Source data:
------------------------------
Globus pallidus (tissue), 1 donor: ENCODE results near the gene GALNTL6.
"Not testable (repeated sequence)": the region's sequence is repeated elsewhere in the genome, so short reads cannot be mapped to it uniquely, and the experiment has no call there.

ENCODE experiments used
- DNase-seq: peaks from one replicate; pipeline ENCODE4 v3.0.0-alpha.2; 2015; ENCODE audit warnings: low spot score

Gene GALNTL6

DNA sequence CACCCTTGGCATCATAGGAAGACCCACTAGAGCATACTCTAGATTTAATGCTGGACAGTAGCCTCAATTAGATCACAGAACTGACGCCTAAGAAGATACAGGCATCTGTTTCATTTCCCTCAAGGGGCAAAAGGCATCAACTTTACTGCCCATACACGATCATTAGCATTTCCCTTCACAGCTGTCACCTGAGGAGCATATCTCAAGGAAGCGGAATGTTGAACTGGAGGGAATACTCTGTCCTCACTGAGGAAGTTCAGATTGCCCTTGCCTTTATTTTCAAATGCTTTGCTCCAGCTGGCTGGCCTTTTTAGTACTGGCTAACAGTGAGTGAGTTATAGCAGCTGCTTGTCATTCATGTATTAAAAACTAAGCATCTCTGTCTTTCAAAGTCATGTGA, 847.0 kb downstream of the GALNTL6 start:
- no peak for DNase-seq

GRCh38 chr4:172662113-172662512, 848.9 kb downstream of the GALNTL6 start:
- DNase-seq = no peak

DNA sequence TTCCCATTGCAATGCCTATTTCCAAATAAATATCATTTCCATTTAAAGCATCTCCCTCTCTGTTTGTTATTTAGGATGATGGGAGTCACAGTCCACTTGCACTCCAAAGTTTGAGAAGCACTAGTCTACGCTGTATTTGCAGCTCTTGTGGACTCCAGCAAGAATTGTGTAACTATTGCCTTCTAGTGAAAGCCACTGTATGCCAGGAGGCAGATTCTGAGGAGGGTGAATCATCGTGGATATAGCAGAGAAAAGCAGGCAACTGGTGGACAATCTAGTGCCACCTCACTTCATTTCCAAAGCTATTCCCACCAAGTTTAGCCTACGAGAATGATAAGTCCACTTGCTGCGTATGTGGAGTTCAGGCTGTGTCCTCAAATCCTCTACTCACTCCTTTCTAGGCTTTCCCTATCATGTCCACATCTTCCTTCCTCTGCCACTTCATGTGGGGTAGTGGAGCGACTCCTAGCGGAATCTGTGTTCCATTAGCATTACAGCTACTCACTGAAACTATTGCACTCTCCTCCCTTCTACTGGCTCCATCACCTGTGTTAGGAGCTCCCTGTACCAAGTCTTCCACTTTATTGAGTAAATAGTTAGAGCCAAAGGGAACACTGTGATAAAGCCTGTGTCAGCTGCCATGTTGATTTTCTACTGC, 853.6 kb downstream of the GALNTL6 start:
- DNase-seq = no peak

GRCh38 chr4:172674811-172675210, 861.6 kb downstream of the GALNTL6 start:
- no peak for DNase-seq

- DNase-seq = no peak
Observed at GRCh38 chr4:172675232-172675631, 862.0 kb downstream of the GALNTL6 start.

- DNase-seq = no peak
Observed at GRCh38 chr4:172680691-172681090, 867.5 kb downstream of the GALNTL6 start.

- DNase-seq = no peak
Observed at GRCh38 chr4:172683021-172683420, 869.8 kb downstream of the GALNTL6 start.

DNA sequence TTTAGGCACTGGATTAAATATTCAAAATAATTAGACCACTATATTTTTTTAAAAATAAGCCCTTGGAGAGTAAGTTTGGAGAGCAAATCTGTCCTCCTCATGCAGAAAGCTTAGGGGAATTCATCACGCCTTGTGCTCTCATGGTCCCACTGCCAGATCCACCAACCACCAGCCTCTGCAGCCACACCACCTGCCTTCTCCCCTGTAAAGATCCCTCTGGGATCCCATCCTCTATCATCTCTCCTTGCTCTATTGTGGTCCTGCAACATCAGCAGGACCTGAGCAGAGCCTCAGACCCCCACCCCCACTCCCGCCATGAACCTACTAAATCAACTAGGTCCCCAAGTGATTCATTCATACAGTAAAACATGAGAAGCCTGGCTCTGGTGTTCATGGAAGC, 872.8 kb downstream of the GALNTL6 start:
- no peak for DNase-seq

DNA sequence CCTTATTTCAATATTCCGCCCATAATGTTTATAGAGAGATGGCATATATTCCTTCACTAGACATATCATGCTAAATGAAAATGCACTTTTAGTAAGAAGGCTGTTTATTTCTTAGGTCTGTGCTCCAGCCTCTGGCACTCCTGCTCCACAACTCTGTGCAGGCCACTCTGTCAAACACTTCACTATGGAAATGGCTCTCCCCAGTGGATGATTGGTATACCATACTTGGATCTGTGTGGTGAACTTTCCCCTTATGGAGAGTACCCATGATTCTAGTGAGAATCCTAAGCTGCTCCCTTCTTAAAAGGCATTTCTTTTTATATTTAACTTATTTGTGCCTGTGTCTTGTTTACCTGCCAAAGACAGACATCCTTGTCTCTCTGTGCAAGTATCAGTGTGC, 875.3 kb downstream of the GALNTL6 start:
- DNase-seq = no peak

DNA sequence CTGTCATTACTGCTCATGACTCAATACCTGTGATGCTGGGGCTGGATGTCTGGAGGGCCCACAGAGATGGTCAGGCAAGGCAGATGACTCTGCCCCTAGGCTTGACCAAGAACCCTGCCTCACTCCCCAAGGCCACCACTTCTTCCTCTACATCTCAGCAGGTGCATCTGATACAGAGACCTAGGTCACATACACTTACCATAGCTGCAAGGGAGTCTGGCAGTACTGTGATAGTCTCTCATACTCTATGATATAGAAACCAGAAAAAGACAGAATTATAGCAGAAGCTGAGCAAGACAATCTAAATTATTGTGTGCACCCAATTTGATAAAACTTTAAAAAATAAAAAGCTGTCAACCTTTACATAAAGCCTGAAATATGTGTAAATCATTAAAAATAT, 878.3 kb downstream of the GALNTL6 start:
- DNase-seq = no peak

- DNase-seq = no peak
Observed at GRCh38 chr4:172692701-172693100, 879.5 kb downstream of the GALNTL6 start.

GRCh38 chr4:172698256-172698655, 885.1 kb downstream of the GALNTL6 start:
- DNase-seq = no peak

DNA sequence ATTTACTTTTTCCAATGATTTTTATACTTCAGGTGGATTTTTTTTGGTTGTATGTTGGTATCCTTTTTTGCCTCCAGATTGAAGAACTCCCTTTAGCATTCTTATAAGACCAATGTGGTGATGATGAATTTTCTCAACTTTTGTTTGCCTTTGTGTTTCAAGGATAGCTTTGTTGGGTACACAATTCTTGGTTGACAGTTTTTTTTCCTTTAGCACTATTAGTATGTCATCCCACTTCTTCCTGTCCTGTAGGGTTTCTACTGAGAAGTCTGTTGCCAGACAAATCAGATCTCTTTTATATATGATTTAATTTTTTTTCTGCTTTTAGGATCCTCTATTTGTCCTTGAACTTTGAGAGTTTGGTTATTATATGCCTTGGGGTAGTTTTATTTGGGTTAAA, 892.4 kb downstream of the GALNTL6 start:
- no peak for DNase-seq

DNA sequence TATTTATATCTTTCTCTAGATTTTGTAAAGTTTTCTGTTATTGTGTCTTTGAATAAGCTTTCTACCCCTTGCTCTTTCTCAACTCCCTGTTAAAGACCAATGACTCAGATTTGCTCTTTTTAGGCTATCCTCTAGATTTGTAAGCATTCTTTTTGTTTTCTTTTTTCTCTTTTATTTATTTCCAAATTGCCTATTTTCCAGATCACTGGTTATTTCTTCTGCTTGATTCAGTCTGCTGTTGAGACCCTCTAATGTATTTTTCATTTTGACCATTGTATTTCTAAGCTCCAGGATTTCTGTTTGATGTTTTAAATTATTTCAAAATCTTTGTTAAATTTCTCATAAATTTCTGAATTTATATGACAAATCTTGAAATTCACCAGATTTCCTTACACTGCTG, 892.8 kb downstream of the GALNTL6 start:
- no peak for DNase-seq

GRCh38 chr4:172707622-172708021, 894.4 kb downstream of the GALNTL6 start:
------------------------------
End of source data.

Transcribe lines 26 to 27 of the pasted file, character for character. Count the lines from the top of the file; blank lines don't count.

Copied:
- DNase-seq = no peak
Observed at GRCh38 chr4:172692701-172693100, 879.5 kb downstream of the GALNTL6 start.